Monday, April 29, 2013


The armies muster for battle...
Our Friday night Dark Hersey game was suspended due to low player turn out, so those of us that were left sought out a game that we could play that was quick, easy and fast! Glancing up on the shelf, I noticed Battlemasters, the old MB/GW game, and very soon the night would quickly become entertaining! For a more accurate accounting of what Battlemasters was, check out the wiki entry on it.

Once upon a time Games Workshop actually made an effort to focus on the games aspect of their name as well as the workshop aspect and focused on developing new games all the time, Their stores and mail order even provided a small, yet diverse selection of games for casual board gamers to tip their toe into realms of GW. Over the years this has waned tremendously so, with their main focus being Warhammer Fantasy Battle and Warhammer 40.000 and their tertiary support pretty much devoted too Lord of the Rings support (with a mystery box tossed onto the market every two years). But I digress. It seems some time in the late Ansel period of GW, they had a partnership with MB (Milton Bradly, maker of many games for kids of all ages) to produce and distribute games that were for the most part gateway drugs to the highly addictive plastic (and lead or pewter) crack that is WHRB and WH40K). For many people in the late '80 and early '90s these games were often the introduction to wargaming and the GW cosmologies. These games were Heroquest, Space Crusade and finally the big blow out of Battlemasters. They were decently priced (by board game standards) and easy to find. The ability to get your parents to find a copy of Heroquest at the local Toys R Us as opposed to sending them to a complicated and potentially awkward gaming store was something of a win. Why GW doesn't do something like this now still eludes me....! The above scenario is how by brother ended up with Space Crusade, Heroquest and Battlemasters for either Christmas or a birthday over the course of a few years.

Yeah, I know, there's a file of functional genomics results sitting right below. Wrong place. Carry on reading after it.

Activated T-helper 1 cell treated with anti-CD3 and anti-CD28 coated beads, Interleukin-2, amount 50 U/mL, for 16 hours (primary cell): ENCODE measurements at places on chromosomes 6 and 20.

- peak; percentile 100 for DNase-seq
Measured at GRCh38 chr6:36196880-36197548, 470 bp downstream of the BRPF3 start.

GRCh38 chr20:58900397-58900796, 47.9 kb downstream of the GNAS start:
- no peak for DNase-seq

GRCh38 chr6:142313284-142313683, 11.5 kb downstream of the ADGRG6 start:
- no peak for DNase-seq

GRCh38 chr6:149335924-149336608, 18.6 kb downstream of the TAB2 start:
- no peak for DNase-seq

Sally forth! The empire knights storm across the field!

Battlemasters is a massive set! Just huge! To date, GW has yet so make a boxed set with this many figures in it! Scoring one of these sets today would give you an instant Empire army, and a damn fine start on Orcs & Goblins and Chaos.

The game itself is quick to learn, easy to play, yet still reliant upon the player having a sense of strategy and a lucky instinct.

The calvary units clash!
 There were five of us, and we broke up into 2 teams of two while I took it upon myself to GM the game, and act as a rules ref and the card flipper. Let me explain what that means: All actions are determined by a deck of cards that lists which stands can take a turn. A turn is a move and/or and attack. Some cards might allow for additional actions (x2 movement for Gobo Wolfriders for example). It is a shockingly elegant system which eliminates a lot of the time spent on trying to move units in a certain time while also forcing the player to try to leave other models a clear path to get them where you want them to go.

There are two really wonky units: the Great Cannon and the Ogre. Each has a unique system for performing actions. The cannon is used by placing a target circle on the unit you wish to destroy, and you then shuffle additional cannon ball cards and lay them down between the cannon and the target. You flip them over an apply the effects to which ever unit ends up under an explosion or bouncing cannon ball.

BOOM! A unit of wolfriders is blasted to little green and fuzzy bits
The ogre has a really crazy deck of cards of his own, which determines what he does. You get as many cards as he has wounds, which allows him to launch into the field and hopefully pound your foes to death!
The Ogre and Knights fight to the death!

 I haven't played this game in about 17 years, and we had a blast! It also helped that I now have a table big enough to play it on, as before we had to play on the floor and some models are damaged from those days. We had the whole game wrapped up in just a few hours, and I am sure now that everyone knows how to play it we will get more games in down the road.

I hope you enjoyed!



Max said...

Man that game was a formative part of my childhood. I didn't actually realize it was a GW game until I had been playing 40k for a couple of years and happened to run by it when I visited my parents. Now the Ogre proudly waves a banner in my Ogre Kingdoms army, and I think I'll be using the knights for an Empire army when I get around to it.

Excellent nostalgia trip!

neverness said...

Thanks, glad you enjoyed this! The ogre was a pretty impressive model in it's day, there had never been anything like it to this point. The idea that a miniature manufacturer would make a plastic ogre just seemed so unrealistic at the time... How times have changed, yes? :)

Zero said...

Thanks for the memory-jog! I haven't seen this game in decades.

Do you think WFB models with movement trays would serve as a replacement for the models that come with the set?

neverness said...

Yes, we actually did this for one unit. The BM trays have a panel on the back that shows the unit's stats which makes playing super quick as it keeps you from needing a reference page, but yeah it can be done. The hardest thing to replicate will be the dice as they were totally unique to this game.